Our business with Planet’s images is actually expanding, especially in the government sector in Japan. In addition, Japanese start-up, Axelspace, in whom JSAT earlier invested, plans AxelGlobe, a microsatellite constellation project having the ability to image the whole civilized world with a resolution of 2.5 meters — enough to distinguish cars — every day.

On top of optical images, we are studying expansion into Synthetic Aperture Radar images. As for the ground segment business for low-Earth orbit systems, a Japanese government agency and Spire Global have already given us their confidence by installing tracking antennas at one of our facilities. JSAT also has a strategic alliance with number one global ground station provider, Kongsberg Satellite Services (KSAT), to expand its global ground station network.

For flat panel antennas to succeed, what price and performance requirements do they need to reach? Where do you see the greatest application for flat panel antennas from Kymeta and others? 

Last year, JSAT demonstrated 4 Mbps HD transmission using the Kymeta antenna mounted on an SUV-type vehicle to potential users in Japan. We are happy to say that its performance has been well received by customers at present, though better throughput may be required in future. We view first responders in emergency situations, such as the government, telco and mass media, as early adopters. As the cost for such antennas is declining, applications will spread over the other sectors including the connected cars and other internet of things connections.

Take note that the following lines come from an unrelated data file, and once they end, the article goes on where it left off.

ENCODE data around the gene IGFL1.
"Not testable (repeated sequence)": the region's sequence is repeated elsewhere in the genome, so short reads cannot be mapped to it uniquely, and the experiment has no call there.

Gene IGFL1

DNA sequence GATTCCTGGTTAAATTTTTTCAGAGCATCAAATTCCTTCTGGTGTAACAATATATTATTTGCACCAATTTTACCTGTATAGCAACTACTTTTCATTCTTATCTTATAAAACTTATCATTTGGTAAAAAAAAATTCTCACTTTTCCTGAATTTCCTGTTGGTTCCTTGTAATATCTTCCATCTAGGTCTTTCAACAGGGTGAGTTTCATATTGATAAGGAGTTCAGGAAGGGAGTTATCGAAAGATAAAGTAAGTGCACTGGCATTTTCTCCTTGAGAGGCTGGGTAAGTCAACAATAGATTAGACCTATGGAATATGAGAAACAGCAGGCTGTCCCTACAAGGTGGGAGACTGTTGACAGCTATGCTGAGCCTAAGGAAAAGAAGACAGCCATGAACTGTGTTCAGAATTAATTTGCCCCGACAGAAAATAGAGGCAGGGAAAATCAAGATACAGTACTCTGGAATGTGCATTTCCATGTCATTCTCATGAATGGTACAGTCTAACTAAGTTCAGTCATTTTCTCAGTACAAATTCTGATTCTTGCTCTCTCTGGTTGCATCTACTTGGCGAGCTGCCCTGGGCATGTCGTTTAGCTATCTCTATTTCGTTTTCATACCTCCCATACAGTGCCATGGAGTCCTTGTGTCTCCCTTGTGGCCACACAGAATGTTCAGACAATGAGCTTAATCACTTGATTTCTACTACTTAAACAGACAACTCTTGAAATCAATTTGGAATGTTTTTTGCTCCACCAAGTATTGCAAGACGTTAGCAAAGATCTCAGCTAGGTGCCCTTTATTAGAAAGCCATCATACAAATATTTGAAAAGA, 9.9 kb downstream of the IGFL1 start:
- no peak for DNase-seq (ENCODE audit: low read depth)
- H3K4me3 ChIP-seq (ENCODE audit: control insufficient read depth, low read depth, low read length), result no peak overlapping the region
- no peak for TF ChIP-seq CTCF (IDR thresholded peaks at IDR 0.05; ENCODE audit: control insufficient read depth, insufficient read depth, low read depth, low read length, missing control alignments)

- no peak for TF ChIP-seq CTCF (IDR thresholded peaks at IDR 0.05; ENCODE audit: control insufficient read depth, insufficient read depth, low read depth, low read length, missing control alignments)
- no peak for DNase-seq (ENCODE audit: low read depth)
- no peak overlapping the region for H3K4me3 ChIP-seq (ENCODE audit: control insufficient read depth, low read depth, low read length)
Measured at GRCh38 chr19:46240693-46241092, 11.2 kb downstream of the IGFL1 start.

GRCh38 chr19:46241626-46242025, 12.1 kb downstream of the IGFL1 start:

How many 4K ultra-HD channels is Sky Perfect JSAT broadcasting today? How many do you anticipate broadcasting in the coming years?  

We have reorganized our 4K ultra-HD channels at our SKY PerfecTV! Premium Service, and now broadcast two 4K ultra-HD channels. In January 2017, the Ministry of Internal Affairs and Communications certified eight 4K channels broadcasting at 110 degrees east. While channel-planning is underway, we anticipate the launch of new 4K/8K this December would be a good driver for the growth of this industry.

Will you follow fellow Japanese satellite operator BSAT in also developing 8K broadcasts? 

As you know, Sky Perfect JSAT has been facilitating the 4K ultra-HD environment, and hopes a lot more people can experience its excellent quality. Our facilitation of 4K would play a part in the dissemination of 8K.

Caleb Henry is a former SpaceNews staff writer covering satellites, telecom and launch. He previously worked for Via Satellite and NewSpace Global.He earned a bachelor’s degree in political science along with a minor in astronomy from...